National Advisory Council (NANDSC) Meeting - February 2022

February 01, 2022 | 2:00 - February 02, 2022 | 6:00

Location: Remote Meeting/Zoom only

NIH Videocast Website: http://videocast.nih.gov/


The 215th meeting of the National Advisory Neurological Disorders and Stroke Council will be held on February 2-3, 2022. For more information, visit the Advisory Council web page.

Related Resources

Agenda

February 2, 2022

Open Session
Time Agenda Item
1:00 p.m I.   Call to Order and Opening Remarks
       Dr. Walter Koroshetz, Chairperson
       Director, NINDS
1:05 p.m.

II.   Report of the Director, Division of Extramural Activities, NINDS
        Dr. Robert Finkelstein
       Associate Director, Division of Extramural Activities
       Executive Secretary, NANDS Council
       A. Consideration of September 9-10, 2021, and November 29, 2021, Meeting Minutes
       B. Confirmation of Dates for Future Council Meetings
             Wed & Thurs, May 18-19, 2022
             Wed & Thurs, September 7-8, 2022
             Wed & Thurs, February 1-2, 2023
             Wed & Thurs, May 31, 2023 – June 1, 2023
             Wed & Thurs, September 6-7, 2023
       C. Other Items
            Council Operating Procedures
            Expedited Review Process
            Extramural Announcements

1:15 p.m.

III.   Report of the Director, NINDS
         Dr. Walter Koroshetz

1:35 p.m.

IV.   Discussion of Director’s Report 

1:55 p.m.

V.   Health Disparities Strategic Planning
        Dr. Richard Benson
       Program Director, NINDS Office of Global Health and Health Disparities

        Dr. Karen Johnston
       Harrison Distinguished Teaching Professor of Neurology
       Associate Vice President for Clinical & Translational Research
       Office of the Vice President for Research
       Director, Translational Health Research Institute of Virginia
       University of Virginia

        Dr. Edwin Trevathan
       Amos Christie Chair in Global Health, Vanderbilt Institute for Global Health
       Vanderbilt University Medical Center

2:55 p.m. BREAK
3:10 p.m.

VI.   Triennial Inclusion Report: Inclusion of Women and Minorities as Subjects in Clinical Research
          Dr. Richard Benson

3:25 p.m.

VII.   Report of the Clinical Trials Networks Evaluation Working Group of the NANDS Council: NeuroNEXT and the NIH StrokeNet
     
     Dr. Barbara Vickrey (Co-chair)
          Professor and Chair, Icahn School of Medicine at Mt. Sinai

         Dr. Richard Rudick (Co-chair)
         Optimal Brain Health Consultants

4:10 p.m. VIII.   BRAIN Initiative Update
           Dr. John Ngai
           Director, NIH BRAIN Initiative
4:40 p.m. IX.   Initiatives Requiring Concept Clearance
5:30 p.m.* Adjournment (*This time is tentative.)

 February 3, 2022

Closed Session
Time Agenda Item
1:00 p.m.

This portion of the meeting is being closed to the public in accordance with the provisions set forth in sections 552b(c)(4) and 552b(c)(6), Title 5, U.S. Code and Section 10(d) of the Federal Advisory Committee Act, as amended (5 U.S.C. Appendix 2).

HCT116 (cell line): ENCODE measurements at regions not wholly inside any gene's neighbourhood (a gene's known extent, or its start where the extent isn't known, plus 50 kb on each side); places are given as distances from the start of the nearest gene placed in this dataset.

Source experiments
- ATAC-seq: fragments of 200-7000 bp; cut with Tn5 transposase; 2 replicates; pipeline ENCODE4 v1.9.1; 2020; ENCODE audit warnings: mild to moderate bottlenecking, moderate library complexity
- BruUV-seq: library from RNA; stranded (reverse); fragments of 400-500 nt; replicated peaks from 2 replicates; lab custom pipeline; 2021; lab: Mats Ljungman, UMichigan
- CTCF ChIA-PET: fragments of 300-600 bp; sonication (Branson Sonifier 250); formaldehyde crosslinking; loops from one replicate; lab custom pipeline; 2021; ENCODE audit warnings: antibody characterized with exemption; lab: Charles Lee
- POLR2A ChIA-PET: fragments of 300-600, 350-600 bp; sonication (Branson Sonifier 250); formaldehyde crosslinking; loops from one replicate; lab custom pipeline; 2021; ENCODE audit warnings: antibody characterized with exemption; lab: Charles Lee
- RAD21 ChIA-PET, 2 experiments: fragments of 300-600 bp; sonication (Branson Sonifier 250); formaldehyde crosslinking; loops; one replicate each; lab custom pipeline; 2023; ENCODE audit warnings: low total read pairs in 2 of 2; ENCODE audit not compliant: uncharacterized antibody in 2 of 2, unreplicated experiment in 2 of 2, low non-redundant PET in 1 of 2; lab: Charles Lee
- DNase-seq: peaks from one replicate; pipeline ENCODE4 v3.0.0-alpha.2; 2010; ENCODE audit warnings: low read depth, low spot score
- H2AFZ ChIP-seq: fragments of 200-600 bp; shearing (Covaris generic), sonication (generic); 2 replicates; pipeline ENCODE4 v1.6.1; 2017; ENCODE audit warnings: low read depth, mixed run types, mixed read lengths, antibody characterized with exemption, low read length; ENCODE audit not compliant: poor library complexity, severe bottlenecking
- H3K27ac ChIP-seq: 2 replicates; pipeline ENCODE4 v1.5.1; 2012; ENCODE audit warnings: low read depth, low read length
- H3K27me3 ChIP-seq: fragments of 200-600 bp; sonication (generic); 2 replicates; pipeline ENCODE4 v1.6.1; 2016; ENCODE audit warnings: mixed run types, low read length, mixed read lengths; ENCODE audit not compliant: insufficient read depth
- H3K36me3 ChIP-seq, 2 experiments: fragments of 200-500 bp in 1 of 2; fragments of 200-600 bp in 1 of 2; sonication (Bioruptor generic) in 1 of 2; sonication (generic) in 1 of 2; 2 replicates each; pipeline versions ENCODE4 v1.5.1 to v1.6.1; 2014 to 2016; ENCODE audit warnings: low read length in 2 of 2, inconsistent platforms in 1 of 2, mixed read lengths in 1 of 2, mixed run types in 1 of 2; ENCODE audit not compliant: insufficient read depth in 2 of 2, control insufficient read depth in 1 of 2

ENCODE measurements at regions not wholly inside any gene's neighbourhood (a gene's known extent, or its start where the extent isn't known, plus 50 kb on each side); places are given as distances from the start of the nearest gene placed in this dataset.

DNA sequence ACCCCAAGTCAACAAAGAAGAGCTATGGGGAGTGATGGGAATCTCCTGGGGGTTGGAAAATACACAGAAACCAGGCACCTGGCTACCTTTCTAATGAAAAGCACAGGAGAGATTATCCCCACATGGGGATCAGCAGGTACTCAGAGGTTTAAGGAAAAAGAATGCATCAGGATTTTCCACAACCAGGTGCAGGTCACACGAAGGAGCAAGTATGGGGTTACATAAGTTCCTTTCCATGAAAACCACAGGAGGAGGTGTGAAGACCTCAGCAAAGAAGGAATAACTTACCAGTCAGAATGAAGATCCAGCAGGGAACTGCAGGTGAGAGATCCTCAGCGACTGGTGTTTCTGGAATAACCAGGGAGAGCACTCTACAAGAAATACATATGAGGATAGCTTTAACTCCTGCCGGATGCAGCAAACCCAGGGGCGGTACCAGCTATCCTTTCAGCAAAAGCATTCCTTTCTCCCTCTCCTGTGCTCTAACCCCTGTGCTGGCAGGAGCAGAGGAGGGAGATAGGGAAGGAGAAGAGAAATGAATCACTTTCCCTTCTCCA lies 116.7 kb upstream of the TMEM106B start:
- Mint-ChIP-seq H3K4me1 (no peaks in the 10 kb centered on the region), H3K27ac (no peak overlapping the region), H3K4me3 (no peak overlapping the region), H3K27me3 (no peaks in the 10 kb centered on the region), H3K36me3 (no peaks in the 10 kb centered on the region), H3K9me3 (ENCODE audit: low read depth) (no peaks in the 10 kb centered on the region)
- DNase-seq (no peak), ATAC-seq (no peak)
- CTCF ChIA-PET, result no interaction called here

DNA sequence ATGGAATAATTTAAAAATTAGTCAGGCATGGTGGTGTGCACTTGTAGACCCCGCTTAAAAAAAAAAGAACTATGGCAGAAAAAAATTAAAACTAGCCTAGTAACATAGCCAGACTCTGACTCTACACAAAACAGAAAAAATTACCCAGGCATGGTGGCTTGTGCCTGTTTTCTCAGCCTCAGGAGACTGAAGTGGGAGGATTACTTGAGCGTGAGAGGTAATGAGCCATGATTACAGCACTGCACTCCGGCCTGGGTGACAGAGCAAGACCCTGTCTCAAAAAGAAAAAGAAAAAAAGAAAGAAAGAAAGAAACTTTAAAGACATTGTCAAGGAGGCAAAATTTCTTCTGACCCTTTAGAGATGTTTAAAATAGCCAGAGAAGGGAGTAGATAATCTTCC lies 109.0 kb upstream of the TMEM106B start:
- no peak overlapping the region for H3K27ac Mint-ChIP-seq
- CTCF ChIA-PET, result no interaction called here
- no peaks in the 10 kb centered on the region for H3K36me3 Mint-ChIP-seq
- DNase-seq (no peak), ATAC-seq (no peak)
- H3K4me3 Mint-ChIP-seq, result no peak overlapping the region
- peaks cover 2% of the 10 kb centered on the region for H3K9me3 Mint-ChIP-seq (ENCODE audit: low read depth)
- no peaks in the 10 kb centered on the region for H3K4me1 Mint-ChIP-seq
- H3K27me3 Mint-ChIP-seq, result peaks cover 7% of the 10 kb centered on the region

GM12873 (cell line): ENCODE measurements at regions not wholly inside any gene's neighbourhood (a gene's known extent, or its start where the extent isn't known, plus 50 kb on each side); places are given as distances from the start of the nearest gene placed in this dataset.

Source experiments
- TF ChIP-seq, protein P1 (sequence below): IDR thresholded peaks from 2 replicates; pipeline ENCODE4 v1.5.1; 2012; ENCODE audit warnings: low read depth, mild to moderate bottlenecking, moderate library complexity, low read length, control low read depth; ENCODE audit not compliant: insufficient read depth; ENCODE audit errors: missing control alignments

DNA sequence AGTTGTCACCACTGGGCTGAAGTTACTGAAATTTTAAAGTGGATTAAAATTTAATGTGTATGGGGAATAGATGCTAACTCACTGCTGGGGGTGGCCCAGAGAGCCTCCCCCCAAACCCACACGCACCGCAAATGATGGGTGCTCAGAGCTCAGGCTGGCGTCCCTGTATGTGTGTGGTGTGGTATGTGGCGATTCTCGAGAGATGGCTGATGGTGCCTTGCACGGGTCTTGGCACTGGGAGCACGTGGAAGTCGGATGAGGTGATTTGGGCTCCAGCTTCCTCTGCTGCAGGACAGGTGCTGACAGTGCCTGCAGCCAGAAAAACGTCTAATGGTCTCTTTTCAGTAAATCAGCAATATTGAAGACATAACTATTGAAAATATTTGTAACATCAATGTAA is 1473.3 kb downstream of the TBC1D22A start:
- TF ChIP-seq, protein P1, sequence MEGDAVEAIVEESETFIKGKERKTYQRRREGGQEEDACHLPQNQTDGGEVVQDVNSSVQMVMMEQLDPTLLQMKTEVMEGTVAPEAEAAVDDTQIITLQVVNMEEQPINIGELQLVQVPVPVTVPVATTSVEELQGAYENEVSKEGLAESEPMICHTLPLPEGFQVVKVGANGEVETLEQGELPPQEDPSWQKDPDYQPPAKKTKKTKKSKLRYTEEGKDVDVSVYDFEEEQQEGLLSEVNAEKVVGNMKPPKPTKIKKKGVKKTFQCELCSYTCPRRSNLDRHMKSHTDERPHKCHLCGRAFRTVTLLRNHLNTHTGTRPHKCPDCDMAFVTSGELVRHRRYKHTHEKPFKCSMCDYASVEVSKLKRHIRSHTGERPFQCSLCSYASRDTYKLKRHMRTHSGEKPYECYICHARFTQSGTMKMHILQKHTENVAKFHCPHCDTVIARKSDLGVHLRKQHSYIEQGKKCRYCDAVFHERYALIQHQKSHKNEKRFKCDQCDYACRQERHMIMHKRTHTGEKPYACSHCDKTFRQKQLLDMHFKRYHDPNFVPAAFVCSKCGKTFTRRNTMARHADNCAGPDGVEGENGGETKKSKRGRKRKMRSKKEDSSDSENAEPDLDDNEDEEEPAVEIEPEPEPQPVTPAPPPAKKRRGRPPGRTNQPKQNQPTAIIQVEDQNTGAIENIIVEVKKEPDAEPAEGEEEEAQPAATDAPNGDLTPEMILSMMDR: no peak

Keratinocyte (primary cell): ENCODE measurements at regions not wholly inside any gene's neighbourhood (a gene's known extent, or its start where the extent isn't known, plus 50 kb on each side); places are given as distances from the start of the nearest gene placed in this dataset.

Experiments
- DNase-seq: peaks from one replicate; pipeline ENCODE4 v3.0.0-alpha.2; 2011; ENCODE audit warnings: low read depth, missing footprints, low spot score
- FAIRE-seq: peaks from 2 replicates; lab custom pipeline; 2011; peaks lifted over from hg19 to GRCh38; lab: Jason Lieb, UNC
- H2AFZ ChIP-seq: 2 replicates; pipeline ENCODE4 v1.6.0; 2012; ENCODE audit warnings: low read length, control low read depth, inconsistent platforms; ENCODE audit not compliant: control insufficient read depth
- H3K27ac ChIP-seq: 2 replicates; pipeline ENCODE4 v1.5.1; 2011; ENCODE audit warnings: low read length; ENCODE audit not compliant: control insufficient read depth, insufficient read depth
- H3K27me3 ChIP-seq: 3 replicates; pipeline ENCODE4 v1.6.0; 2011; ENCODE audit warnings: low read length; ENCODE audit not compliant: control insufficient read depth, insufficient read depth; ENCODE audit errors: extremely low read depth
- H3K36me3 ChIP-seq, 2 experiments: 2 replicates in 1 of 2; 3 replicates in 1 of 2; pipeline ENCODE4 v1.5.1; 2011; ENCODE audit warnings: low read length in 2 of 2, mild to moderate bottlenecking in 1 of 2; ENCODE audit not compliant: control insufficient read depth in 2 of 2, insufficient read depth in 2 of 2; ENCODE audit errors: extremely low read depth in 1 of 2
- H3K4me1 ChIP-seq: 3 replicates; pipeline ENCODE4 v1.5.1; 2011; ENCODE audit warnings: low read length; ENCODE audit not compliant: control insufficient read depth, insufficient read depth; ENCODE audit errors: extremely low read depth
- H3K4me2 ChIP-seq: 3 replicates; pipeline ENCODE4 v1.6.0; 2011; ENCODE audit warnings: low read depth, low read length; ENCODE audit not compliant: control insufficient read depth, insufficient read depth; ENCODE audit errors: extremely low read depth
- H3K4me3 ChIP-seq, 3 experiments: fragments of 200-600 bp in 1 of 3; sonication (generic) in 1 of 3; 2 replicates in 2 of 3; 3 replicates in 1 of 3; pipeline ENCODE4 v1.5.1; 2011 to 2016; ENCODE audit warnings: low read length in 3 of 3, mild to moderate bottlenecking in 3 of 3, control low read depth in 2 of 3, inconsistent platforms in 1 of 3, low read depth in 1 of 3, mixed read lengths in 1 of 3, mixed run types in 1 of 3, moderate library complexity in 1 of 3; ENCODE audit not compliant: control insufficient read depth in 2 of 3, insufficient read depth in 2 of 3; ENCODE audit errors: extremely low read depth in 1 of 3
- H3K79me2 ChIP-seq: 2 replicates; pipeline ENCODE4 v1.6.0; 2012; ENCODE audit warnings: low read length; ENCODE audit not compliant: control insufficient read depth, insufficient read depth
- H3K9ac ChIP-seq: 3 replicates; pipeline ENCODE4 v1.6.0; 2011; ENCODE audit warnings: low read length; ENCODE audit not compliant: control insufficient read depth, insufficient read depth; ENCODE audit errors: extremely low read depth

X.   Review of Conflict of Interest, Confidentiality, and Council Procedures;
       Council Consideration of Pending Applications

        Dr. Robert Finkelstein
        Executive Secretary, NANDS Council

5:00 p.m.* Adjournment (*This time is tentative.)

Meeting Minutes

Summary of Meeting

The National Advisory Neurological Disorders and Stroke (NANDS) Council was convened for its 215th meeting on February 2-3, 2022, via Zoom remote meeting.  Dr. Walter Koroshetz, Director of the National Institute of Neurological Disorders and Stroke (NINDS), served as Chairperson.

In accordance with Public Law 92-463, the meeting was:

Open:  February 2, 2022:  1:00 p.m. to 5:36 p.m. for the review and discussion of program development, needs, and policy; and
Closed:  February 3, 2022: 1:00 p.m. to 4:00 p.m. for the consideration of individual grant applications.

Council members present:

Dr. Allan Basbaum
Dr. Amy Brin
Dr. S. Thomas Carmichael
Dr. Nita Farahany
Dr. Aaron Gitler
Dr. Arnold Kriegstein
Dr. Claudia Lucchinetti
Dr. Kenneth Maynard
Dr. John Maunsell
Dr. Louise McCullough
Ms. Eileen Murray
Dr. Gina Poe
Dr. Ekemini Riley
Dr. Timothy Ryan
Dr. Sameer Sheth
Dr. N. Edwin Trevathan
Ms. Christin Veasley

Ex officio members present:
Dr. David Brody
Dr. Christopher Bever, Jr.

Ad Hoc present:
Dr. Robert Brown

Some members of the public present for portions of the open meeting included:
Kathy Sedgwick, NOVA Research Company
Dr. Karen Johnston, University of Virginia
Dr. Barbara Vickrey, Icahn School of Medicine at Mt Sinai
Dr. Richard Ruddick, Optimal Brain Health Consultants

Federal attendees are listed at the end of these minutes.

The entire meeting was held virtually over Zoom and all observers including members of the public attended virtually.

I.  Call to Order and Opening Remarks

Dr. Koroshetz welcomed Council members, visitors, and staff to the 215th meeting of the National Advisory Neurological Disorders and Stroke Council.

II.  Report of the Director, Division of Extramural Activities, NINDS

Dr. Robert Finkelstein